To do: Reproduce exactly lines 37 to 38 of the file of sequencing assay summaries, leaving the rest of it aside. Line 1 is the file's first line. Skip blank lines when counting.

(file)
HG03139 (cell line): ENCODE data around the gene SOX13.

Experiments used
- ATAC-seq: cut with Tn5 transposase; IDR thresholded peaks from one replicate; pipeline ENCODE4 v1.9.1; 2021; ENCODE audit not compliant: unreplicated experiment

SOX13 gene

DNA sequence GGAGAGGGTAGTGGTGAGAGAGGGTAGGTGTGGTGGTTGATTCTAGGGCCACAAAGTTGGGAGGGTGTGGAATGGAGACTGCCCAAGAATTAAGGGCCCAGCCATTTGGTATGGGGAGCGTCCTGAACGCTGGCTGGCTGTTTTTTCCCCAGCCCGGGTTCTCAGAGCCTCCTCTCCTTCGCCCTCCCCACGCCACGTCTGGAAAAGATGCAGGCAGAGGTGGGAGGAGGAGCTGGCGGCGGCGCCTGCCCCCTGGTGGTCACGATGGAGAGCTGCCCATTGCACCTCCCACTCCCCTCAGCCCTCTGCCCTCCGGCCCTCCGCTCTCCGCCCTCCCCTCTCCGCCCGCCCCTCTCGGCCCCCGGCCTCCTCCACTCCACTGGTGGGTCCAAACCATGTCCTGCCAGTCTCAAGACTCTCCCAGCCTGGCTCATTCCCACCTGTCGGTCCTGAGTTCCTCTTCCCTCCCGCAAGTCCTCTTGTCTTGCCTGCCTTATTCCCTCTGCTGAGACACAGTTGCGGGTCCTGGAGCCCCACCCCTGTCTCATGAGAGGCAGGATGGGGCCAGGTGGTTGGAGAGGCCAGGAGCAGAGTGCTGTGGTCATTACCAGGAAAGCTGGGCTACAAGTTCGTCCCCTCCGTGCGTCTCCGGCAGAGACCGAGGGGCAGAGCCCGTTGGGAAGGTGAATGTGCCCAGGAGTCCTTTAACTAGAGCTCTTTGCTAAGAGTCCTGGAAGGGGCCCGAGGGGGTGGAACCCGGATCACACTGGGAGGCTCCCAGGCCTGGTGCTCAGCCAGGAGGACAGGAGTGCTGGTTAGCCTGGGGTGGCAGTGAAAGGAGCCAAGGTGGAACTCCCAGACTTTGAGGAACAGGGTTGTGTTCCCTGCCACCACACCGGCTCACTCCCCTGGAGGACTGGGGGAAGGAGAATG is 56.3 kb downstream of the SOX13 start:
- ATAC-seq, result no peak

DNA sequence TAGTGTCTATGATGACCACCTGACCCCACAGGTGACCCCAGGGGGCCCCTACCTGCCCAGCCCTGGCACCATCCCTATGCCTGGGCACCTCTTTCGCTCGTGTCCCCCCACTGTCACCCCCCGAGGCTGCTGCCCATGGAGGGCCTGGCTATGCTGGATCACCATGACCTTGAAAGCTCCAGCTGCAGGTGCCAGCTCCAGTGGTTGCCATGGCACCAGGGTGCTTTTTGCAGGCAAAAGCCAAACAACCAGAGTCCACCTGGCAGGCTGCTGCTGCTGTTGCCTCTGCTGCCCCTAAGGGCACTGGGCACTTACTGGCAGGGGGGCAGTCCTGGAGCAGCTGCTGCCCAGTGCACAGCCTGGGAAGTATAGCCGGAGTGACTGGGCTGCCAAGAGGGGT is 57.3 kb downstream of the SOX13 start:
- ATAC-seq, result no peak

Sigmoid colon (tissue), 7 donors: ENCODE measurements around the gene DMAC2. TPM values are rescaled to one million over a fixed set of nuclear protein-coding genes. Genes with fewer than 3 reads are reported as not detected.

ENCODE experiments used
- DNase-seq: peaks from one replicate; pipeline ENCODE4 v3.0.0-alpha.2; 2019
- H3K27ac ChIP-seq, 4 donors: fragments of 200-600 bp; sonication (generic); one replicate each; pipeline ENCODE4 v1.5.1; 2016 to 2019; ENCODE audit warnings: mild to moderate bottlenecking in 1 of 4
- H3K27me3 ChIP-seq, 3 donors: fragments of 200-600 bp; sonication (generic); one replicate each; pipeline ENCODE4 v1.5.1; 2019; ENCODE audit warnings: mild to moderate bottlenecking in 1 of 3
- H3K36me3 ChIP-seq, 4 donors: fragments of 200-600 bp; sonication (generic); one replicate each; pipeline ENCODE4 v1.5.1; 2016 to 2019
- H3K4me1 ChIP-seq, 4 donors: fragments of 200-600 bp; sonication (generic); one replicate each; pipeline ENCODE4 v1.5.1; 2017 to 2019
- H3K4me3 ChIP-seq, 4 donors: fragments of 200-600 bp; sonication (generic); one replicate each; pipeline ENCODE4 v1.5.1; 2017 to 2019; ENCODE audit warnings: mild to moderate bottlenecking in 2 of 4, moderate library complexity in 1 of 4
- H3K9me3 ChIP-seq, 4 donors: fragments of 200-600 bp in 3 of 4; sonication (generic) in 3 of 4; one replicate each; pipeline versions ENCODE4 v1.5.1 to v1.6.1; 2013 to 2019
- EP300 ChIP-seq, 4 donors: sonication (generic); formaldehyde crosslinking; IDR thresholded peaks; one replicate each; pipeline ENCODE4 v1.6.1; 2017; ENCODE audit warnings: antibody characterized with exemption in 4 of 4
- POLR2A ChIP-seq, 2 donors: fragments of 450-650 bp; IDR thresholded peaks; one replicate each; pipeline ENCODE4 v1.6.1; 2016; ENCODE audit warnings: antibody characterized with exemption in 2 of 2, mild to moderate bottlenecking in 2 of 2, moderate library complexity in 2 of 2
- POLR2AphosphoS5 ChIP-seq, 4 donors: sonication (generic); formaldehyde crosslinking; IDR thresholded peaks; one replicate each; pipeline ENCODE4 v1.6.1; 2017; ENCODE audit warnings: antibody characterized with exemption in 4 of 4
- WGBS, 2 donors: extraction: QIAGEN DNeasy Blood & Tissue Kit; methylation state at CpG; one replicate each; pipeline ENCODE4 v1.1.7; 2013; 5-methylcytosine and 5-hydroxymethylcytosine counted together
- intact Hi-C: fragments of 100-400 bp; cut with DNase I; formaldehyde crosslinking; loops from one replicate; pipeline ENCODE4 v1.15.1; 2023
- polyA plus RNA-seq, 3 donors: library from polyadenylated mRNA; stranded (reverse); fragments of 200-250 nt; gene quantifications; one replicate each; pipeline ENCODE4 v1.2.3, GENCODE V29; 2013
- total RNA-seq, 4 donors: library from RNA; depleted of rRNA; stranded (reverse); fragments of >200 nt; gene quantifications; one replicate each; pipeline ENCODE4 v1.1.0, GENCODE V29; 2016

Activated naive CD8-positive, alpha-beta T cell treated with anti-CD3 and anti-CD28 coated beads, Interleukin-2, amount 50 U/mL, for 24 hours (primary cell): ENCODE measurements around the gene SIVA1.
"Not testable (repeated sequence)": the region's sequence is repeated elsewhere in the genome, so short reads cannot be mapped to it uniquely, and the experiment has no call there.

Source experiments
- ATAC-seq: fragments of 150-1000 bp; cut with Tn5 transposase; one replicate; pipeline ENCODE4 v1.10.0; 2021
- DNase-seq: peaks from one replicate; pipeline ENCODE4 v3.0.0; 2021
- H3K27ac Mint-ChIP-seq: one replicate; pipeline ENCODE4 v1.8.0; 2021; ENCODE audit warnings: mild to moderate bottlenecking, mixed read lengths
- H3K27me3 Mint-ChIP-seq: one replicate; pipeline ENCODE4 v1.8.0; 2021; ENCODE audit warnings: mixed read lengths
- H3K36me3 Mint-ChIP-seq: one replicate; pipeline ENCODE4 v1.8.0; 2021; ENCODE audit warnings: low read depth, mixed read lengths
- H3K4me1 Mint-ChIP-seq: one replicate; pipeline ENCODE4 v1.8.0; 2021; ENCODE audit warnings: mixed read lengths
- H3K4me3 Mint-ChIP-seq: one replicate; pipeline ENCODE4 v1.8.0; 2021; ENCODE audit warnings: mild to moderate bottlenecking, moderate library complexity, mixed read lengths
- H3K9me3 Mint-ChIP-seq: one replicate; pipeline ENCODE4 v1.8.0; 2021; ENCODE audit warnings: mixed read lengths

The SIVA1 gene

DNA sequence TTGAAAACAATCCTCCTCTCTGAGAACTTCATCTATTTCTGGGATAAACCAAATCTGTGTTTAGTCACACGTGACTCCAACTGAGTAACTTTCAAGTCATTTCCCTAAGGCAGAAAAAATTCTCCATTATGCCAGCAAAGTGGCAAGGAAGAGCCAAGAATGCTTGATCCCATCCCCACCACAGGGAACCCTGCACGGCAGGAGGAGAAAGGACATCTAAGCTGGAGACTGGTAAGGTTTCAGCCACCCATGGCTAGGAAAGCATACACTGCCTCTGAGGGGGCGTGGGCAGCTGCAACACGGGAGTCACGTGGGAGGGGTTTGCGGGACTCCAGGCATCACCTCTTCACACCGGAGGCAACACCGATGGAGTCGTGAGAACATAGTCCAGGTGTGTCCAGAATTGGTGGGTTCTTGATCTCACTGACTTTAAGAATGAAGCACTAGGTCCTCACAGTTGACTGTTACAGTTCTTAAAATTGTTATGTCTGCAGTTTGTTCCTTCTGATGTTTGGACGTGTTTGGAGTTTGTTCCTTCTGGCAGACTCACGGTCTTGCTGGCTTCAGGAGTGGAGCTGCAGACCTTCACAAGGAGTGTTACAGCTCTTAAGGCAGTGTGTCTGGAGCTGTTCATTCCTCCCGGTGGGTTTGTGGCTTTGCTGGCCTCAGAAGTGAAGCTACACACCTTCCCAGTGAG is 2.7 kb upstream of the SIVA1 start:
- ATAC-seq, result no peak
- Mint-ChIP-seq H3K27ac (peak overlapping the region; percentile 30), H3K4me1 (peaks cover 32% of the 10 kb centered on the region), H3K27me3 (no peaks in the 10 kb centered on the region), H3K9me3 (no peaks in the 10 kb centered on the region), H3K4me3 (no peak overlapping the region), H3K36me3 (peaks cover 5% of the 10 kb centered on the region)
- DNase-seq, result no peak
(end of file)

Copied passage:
DNA sequence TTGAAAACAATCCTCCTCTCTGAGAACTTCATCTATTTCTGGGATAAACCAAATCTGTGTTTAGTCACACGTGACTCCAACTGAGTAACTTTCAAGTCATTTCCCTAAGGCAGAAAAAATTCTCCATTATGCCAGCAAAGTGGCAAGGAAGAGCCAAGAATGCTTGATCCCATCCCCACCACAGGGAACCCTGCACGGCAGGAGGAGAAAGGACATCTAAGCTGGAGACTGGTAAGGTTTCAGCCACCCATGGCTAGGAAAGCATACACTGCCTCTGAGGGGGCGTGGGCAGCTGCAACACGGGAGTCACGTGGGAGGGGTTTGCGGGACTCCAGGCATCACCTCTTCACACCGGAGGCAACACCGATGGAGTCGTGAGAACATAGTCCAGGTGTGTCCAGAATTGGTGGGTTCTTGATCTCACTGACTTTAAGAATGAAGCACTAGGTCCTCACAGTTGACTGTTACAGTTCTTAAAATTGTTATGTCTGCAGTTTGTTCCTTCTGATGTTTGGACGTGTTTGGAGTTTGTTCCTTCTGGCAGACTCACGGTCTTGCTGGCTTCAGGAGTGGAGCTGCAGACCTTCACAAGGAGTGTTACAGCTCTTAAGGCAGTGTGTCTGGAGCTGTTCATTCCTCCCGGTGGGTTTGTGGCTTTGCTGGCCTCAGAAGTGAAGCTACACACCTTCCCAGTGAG is 2.7 kb upstream of the SIVA1 start:
- ATAC-seq, result no peak